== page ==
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(177) Scholte's Eene Stem uit Pella, pp. 12, 13, 39, 44, 45.

(178) Scholte's Tweede Stem uit Pella, pp. 21, 22. On pp. 16 and 17 he discusses the national debt of Holland.

(179) Scholte's Eene Stem uit Pella, pp. 2, 3, 12.

(180) Scholte's Eene Stem uit Pella, pp. 31, 32, and p. 56, where an article from The Burlington Hawk-Eye is reprinted.

(181) Laws of Iowa, January, 1848, p. 16; and Scholte's Eene Stem uit Pella, pp. 32-34, 61, 62. See also Senate Journal, 1847-48, pp. 19, 24; and Donnell's Pioneers of Marion County, p. 163. As to the right off suffrage in the State of Iowa, see the Constitution of 1846, Article III.

(182) Scholte's Eene Stem uit Pella, pp. 33, 34; and Buddingh's De Hervormde Hollandsche Kerk inn de Vereenigde Staten van Noord-Amerika (1852), p. 115.

(183) Scholte's Eene Stem uit Pella, pp. 26, 27; and Scholte's Tweede Stem uit Pella, p. 9.

(184) Scholte's Tweede Stem uit Pella, pp. 3, 10. It is a noteworthy fact that the Hollanders elected officers according to the law of February 17, 1842, which had been so far repealed in 1845 that trustees were to be overseers of the poor and also fence-viewers. - See Laws of Iowa, May, 1845, pp. 27-30.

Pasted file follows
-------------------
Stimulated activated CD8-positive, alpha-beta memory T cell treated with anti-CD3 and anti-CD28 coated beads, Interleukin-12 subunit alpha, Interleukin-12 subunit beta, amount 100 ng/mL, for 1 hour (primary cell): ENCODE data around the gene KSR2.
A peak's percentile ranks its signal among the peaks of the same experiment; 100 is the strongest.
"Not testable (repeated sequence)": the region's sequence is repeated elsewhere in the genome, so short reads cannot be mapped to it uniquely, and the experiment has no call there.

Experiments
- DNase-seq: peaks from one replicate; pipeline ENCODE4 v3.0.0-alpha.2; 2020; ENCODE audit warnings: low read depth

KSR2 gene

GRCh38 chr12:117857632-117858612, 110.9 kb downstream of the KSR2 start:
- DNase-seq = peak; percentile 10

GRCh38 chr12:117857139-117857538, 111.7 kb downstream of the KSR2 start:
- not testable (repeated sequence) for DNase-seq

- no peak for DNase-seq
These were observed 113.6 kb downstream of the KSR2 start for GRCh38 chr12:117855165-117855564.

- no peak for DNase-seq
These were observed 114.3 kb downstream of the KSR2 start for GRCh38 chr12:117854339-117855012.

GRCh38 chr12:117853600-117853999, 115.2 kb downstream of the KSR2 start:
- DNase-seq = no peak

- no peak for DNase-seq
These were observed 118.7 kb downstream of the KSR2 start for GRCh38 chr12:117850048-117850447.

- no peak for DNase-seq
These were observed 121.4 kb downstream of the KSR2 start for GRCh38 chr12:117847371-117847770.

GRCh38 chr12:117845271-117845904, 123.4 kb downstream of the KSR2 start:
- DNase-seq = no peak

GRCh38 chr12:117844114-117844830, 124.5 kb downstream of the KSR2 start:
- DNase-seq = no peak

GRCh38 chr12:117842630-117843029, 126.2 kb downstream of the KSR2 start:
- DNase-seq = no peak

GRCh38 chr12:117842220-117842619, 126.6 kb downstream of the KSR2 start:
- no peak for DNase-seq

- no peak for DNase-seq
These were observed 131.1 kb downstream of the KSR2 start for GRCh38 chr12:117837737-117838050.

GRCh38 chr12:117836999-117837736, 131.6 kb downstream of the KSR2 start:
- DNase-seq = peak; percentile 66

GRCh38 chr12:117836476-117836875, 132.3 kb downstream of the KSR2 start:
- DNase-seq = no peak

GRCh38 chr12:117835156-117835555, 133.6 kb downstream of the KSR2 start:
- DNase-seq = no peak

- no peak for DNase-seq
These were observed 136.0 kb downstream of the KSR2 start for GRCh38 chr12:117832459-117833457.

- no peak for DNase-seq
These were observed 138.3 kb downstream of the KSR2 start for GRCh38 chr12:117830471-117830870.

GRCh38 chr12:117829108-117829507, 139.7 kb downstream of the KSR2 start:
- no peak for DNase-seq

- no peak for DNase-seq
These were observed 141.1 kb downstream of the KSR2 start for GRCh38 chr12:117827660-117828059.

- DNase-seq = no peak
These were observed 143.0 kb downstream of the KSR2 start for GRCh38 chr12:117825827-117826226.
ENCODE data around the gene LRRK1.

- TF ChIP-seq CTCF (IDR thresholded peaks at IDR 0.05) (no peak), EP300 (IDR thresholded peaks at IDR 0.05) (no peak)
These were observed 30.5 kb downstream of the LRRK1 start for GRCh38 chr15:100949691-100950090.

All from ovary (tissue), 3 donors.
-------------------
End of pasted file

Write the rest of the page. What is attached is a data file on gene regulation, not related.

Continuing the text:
(185) Scholte's Tweede Stem uit Pella, p. 11; and van Stigt's Geschiedenis, Part II, p. 45.

(186) See House Journal, 1848-49, pp. 245, 368, 392; and Senate Journal, 1848-49, p. 212. Also Laws of Iowa, 1848-49, p. 112; and Scholte's Tweede Stem uit Pella, p. 11.

(187) Scholte's Tweede Stem uit Pella, p. 12. 

(188) De Hollanders in Iowa, pp. 122, 123.

(189) Scholte's Eene Stem nit Pella, pp. 1, 40.

(190) Scholte's Tweede Stem uit Pella, p. 2; and Scholte's Eene Stem uit Pella, pp. 39, 41.